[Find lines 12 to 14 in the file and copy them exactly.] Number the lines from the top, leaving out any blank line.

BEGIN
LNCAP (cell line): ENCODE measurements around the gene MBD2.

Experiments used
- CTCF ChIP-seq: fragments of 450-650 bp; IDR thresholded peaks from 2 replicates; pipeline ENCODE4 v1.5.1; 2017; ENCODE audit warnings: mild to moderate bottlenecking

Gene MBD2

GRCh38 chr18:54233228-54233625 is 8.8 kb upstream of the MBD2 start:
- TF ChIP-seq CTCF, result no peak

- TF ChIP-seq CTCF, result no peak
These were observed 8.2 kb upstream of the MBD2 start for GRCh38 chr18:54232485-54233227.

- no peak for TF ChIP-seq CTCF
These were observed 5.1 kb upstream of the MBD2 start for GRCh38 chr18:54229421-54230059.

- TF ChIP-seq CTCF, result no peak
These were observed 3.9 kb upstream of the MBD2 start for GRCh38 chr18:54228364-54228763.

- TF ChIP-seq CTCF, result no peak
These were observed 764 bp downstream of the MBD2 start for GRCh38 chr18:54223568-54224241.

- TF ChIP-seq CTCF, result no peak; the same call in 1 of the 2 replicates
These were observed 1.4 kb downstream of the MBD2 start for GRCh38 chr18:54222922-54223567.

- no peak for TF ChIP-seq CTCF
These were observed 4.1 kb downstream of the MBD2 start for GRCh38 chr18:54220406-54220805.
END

These were observed 3.9 kb upstream of the MBD2 start for GRCh38 chr18:54228364-54228763.

- TF ChIP-seq CTCF, result no peak
These were observed 764 bp downstream of the MBD2 start for GRCh38 chr18:54223568-54224241.